In developing countries, social marketers are promoting behavior change to keep people healthy
GW Researchers Find Healthy Behaviors Can Be Marketed
In developing countries, public health officials often turn to social marketing strategies in order to educate the public about the importance of behaviors related to water and sanitation, such as regular hand washing and water purification. Social marketers use the same powerful tactics but in a different way: They are promoting behavior change in order to keep people healthy. Despite the growing popularity of social marketing there has been no systematic review of the research in the public health arena.
W. Douglas Evans, PhD, a professor of prevention and community health at Milken Institute School of Public Health at the George Washington University, and his colleagues set out to change that by systematically reviewing the peer-reviewed literature on programs to improve water and sanitation in developing countries. All of 32 studies included in the review looked at the impact of social marketing on behaviors related to water safety or sanitation, such as treating water to make it safe to drink or the safe disposal of the contents of a household latrine.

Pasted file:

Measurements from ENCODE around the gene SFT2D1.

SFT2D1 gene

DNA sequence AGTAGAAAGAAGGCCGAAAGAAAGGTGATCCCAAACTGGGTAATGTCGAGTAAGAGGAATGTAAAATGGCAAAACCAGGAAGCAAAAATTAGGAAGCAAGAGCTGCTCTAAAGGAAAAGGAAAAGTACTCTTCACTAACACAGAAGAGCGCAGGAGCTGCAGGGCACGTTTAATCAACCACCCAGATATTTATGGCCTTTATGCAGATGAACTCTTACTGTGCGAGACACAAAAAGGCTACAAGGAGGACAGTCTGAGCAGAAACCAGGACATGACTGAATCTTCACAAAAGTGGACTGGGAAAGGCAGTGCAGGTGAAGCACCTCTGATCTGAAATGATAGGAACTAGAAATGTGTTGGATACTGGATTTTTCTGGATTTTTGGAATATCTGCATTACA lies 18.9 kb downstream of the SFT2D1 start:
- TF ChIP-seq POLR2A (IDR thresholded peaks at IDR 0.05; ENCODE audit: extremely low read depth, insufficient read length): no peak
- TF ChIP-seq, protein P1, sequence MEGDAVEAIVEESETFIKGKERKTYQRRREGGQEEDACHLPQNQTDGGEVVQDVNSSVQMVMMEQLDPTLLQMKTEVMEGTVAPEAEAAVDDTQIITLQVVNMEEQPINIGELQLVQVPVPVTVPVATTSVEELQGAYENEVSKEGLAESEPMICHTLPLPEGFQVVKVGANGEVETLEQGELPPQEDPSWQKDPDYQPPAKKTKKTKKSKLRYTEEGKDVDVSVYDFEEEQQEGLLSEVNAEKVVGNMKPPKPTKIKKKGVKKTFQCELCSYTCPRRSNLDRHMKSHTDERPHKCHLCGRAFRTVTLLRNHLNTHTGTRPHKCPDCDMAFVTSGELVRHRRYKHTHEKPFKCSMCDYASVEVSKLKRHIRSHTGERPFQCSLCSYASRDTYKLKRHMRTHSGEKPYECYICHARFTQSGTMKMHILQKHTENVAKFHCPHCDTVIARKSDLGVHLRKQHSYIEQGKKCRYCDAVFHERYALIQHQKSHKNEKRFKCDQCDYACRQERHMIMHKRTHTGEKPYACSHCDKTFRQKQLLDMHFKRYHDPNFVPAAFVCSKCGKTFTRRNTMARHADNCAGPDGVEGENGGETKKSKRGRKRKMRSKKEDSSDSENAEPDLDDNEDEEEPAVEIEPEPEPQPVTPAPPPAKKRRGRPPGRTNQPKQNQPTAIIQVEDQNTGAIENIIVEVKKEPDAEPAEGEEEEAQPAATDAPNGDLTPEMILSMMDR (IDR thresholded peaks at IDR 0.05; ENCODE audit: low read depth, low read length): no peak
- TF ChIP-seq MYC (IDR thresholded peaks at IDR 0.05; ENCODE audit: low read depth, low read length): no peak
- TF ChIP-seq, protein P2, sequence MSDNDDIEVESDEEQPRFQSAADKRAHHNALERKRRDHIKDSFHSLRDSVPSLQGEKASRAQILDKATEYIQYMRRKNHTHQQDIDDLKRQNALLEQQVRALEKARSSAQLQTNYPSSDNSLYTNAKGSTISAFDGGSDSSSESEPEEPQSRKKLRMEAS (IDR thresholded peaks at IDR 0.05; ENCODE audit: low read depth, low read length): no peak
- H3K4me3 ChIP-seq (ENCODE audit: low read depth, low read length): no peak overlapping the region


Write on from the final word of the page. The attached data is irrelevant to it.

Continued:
Social marketers in these studies used a variety of methods to sell residents on the benefits of healthy behaviors. In some cases, they went door to door or they mounted public education campaigns to educate schoolchildren or the general public. This review found that social marketing is a promising way to improve the safety of water and sanitation worldwide.
The study, “Social Marketing of Water and Sanitation Products: A Systematic Review of Peer-Reviewed Literature,” appeared online March 21 in the journal Social Science & Medicine.